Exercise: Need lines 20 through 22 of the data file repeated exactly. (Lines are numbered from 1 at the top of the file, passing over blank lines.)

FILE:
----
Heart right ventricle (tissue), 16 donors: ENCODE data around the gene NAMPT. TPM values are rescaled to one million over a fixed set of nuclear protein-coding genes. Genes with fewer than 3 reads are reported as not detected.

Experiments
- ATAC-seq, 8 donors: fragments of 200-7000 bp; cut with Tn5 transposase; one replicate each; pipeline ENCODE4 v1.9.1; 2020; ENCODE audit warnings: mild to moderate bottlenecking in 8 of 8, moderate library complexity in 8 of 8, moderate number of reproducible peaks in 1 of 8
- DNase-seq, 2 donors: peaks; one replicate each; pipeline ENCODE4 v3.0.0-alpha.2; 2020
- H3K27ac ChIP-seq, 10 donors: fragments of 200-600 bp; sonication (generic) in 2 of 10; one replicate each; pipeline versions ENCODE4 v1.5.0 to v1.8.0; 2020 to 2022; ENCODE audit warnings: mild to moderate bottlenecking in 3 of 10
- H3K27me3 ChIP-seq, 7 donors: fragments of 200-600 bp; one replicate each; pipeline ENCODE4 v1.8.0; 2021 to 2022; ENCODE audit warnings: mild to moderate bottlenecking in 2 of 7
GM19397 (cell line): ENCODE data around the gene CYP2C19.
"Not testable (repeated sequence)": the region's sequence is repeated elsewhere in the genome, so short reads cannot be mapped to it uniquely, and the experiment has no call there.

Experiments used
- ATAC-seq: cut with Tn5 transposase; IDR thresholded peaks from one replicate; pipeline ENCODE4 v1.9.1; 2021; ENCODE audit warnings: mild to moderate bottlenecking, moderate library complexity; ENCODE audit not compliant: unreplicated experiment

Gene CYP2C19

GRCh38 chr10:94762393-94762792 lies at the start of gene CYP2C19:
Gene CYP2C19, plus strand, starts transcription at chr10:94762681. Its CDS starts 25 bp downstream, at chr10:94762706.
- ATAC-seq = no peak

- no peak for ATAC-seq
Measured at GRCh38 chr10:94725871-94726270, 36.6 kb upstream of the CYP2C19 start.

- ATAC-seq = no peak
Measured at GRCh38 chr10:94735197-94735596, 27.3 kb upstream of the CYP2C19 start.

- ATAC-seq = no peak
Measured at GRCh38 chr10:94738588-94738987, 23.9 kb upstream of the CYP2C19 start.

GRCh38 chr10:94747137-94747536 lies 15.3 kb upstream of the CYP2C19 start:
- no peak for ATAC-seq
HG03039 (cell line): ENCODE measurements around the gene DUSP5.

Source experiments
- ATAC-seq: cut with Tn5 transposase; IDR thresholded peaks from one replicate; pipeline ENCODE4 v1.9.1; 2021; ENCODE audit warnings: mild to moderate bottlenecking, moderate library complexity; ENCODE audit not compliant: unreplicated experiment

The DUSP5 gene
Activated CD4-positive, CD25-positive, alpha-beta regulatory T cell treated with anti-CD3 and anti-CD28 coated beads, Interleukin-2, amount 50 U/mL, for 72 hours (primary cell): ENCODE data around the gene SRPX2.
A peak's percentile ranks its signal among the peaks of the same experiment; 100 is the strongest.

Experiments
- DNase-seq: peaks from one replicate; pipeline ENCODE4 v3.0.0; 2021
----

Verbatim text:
Measured at GRCh38 chr10:94738588-94738987, 23.9 kb upstream of the CYP2C19 start.

GRCh38 chr10:94747137-94747536 lies 15.3 kb upstream of the CYP2C19 start:
- no peak for ATAC-seq